Proving He Said/She Said Sexual Harassment Claims: Lessons From ILOAT Judgment No. 4207

Laurence Fauth
Representing International Civil Servants Since 2002

In Brief

The ILO Administrative Tribunal, with all seven (7) Judges signing the judgment, recently decided an appeal in favour of a victim of sexual harassment at the IAEA. At the relevant time, the female victim was a G-4 staff member and the perpetrator a senior officer at the P-5 level. The Tribunal found that, although there were no witnesses to the alleged sexual harassment, there were significant factors present that substantiated the allegations. The Tribunal clarified the law in this area and thus has given important guidance for victims of sexual harassment as to how to prove their allegations where there are no direct witnesses, i.e., in cases of he said/she said sexual harassment. In particular, the Tribunal made it clear that a victim of harassment does not have to prove the case beyond a reasonable doubt, and reiterated its longstanding caselaw that the victim need not prove the harasser acted with intent.

Facts and Decision

In early January 2015, the P-5 senior officer joined the Agency and on 20 February the victim reported sexual harassment against him to the acting section head involving a “persisting pattern of unwelcome behaviour that made her feel uncomfortable and unsafe”, and on 23 February met with the staff counsellor, who advised that she would mediate the matter.   She then reported the harassment to the new section head on 9 March 2015.  In a meeting with the new section head and a human resource official, the victim was advised to take assertiveness training and to act less friendly. 

On 19 March the victim sent a request for an investigation which was then opened by the Office of Internal Oversight Services (OIOS).  OIOS concluded in a report issued on 31 August 2015 that:  “the evidence adduced shows that [the complainant] has been consistent in her reporting of the details of the incidents, including to her colleagues, and to OIOS. Because OIOS verified her account, which was corroborated by her colleagues, and considering that there was no evidence of ulterior motive on her part, OIOS finds [the complainant’s] complaint against Mr [A.] credible and made in good faith . . . On the other hand, considering Mr [A.’s] vehement denials, his explanations of the incidents, including his apology to [the complainant], coupled with the fact that no independent witness was present during the incidents; OIOS cannot make a conclusive determination in this case.”

After making several inquiries, not until January 2017 did the Agency finally notify the victim of the OIOS findings and advised that a letter of warning would be issued to the perpetrator about his behaviour and he would be required to undergo training, and that the case was otherwise closed.After initiating an internal appeal seeking moral damages, the Agency advised that based on the OIOS report and the lack of finding of harassment beyond a reasonable doubt, the victim’s rights had not been violated and no compensation could be awarded.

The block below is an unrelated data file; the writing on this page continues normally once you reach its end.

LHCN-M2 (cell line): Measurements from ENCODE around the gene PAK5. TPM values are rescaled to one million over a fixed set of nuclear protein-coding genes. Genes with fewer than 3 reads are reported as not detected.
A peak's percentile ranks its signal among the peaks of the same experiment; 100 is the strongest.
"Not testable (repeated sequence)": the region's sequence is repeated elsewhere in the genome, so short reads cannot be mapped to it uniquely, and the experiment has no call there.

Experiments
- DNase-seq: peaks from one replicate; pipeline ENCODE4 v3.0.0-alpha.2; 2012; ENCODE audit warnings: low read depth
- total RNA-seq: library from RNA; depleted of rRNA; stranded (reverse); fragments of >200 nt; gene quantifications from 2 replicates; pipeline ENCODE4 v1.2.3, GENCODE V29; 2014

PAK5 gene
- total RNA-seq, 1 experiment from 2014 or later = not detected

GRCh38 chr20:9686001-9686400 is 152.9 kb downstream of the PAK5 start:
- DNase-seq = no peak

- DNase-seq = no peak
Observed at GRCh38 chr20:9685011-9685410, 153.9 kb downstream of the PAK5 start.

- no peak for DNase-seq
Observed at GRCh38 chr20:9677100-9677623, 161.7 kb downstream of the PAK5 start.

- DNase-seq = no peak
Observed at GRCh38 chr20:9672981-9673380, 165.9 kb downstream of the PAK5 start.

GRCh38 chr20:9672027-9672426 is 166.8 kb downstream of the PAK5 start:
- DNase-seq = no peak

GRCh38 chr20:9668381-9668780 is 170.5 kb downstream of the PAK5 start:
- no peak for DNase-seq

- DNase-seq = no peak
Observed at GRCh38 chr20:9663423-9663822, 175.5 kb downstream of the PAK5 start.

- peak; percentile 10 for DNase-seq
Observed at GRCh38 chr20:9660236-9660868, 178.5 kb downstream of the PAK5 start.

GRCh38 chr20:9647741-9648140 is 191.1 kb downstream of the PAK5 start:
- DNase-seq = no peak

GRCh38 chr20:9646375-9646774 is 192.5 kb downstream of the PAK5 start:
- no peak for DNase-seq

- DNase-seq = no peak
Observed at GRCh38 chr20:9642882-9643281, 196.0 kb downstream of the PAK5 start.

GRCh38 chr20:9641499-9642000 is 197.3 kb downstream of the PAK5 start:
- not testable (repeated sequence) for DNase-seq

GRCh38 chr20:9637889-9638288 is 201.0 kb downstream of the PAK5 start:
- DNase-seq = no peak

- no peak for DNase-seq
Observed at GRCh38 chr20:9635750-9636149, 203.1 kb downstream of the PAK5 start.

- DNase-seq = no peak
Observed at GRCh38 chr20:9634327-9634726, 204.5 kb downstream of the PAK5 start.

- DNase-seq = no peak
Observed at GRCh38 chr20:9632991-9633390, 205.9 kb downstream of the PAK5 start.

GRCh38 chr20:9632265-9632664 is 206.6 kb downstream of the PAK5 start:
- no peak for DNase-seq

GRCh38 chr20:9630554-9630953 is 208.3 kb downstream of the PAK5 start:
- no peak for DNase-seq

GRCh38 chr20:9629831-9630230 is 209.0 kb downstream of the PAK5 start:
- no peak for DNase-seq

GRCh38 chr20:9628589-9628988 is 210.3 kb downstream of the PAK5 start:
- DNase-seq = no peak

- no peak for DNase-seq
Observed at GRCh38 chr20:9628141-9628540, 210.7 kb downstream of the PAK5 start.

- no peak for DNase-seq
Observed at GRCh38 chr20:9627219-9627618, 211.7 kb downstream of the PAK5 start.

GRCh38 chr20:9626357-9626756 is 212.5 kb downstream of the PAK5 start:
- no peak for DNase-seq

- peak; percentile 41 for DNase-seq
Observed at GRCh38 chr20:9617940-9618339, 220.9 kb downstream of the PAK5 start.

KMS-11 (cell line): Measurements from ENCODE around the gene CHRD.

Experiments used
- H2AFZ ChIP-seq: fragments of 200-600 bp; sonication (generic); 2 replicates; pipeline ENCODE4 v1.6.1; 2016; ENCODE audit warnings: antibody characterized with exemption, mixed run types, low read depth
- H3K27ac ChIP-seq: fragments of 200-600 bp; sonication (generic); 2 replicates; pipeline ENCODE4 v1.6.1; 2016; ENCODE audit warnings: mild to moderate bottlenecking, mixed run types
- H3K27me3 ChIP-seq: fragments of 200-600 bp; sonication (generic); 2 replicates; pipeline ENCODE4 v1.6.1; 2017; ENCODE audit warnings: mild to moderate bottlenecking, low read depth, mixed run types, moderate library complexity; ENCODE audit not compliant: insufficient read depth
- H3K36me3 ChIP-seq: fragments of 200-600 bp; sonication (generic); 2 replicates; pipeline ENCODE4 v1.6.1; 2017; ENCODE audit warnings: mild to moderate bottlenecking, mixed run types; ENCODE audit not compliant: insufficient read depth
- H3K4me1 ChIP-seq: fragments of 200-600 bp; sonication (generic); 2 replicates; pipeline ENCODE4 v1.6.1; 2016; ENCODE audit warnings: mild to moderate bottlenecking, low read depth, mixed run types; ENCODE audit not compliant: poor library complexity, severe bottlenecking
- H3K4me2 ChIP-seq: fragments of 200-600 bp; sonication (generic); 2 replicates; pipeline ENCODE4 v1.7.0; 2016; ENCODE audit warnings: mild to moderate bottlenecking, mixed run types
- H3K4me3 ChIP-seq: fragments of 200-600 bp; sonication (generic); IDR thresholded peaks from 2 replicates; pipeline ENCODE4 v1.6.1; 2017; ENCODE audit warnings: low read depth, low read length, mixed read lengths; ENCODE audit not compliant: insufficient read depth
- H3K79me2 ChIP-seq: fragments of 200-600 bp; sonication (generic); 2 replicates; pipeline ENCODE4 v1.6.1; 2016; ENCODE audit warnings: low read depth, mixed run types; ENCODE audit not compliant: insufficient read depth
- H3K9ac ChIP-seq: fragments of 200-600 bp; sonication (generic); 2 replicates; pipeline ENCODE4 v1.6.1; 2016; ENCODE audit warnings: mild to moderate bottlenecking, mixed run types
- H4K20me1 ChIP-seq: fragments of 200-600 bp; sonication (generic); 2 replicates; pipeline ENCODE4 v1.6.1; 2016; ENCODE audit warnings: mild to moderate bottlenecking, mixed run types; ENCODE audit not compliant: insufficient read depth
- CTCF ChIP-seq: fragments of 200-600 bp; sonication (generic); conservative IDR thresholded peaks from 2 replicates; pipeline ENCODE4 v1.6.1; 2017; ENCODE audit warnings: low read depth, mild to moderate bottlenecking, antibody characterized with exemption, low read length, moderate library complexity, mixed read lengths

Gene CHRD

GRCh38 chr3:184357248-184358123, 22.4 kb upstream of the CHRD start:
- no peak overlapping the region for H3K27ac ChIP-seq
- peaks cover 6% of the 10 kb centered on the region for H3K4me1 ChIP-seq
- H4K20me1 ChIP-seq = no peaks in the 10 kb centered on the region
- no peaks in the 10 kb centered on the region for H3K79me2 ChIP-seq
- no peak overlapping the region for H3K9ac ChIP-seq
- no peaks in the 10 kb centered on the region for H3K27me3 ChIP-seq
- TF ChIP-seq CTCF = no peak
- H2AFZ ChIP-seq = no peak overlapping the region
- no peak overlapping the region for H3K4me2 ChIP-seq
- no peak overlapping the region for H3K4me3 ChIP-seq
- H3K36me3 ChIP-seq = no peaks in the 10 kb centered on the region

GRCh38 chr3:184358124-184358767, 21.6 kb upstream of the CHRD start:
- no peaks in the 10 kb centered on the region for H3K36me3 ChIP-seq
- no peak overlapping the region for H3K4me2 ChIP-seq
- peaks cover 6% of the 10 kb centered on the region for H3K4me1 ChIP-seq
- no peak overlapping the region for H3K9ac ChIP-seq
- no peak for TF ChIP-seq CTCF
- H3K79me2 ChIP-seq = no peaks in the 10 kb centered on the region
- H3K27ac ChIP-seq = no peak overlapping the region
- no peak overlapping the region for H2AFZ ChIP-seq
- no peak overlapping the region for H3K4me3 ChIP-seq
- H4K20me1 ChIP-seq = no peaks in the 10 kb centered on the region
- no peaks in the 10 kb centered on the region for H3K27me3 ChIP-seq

In the appeal to the Tribunal, the Agency raised two very troubling arguments:  i) since the perpetrator was not found guilty of harassment beyond a reasonable doubt the case was not proven; and ii) that the OIOS enjoys operational independence and its findings cannot be reviewed or changed by the Director General.

 The Tribunal first rejected the second argument relating to the operational independence of the OIOS which it held only concerned its internal operations.

“It is observed that the operational independence of OIOS, as provided for in the OIOS Charter, concerns the independence of its internal operations. It does not in any way constrain or implicate the Director General’s decision-making authority nor does it preclude judicial review of the OIOS’s findings and conclusions underpinning a Director General’s final decision.”

Second, the Tribunal stated that the “key issue” in the case concerned the “manner” in which the Agency procedurally dealt with the sexual harassment complaint. The Tribunal noted that (at that time) the Agency’s policy on resolving harassment-related grievances stipulated that in the event the complaint is not resolved informally by voluntary mediation the victim could file a report of misconduct.  The Tribunal then observed that the procedures relating to misconduct serve to determine if the subject staff member committed misconduct – sexual harassment – and whether a disciplinary measure should be imposed.

The Tribunal then importantly clarified that a report of harassment and a report of misconduct are “distinct and separate matters” and therefore must be dealt with separately.

“A claim of harassment is a claim addressed to the organization the resolution of which only involves two parties, the organization and the reporter of the harassment. In contrast, a report of alleged misconduct, based on an allegation of harassment, triggers the Appendix G procedures, a process that is directed at the culpability of the staff member in question and potentially the imposition of a disciplinary measure. In this process, the two parties are the organization and the staff member in question. In this process, the reporter of the misconduct, a potential victim of the harassment, is a witness and not a party in the proceedings.”

This is a significant distinction.  As far as the misconduct investigation is concerned, the victim is in fact the primary witness and not a party in the proceedings.  The subject of the investigation is entitled to due process protections that peculiarly attach to misconduct proceedings.  For example, it is well-settled that international organizations must prove misconduct beyond a reasonable doubt.  This has created much confusion in the law since international organizations sometimes, as here, take the view that if the subject is not found guilty of harassment beyond a reasonable doubt there was no harassment.  This recalls the infamous case of O.J. Simpson who was arrested for the murder of his ex-wife and her friend.  Simpson was found not guilty by the jury in the criminal proceeding since the prosecution did not prove its case beyond a reasonable doubt.  In civil court, where a much lower evidentiary standard applies, Simpson was found responsible for their deaths in civil court and ordered to pay significant financial damages to the families of the victims.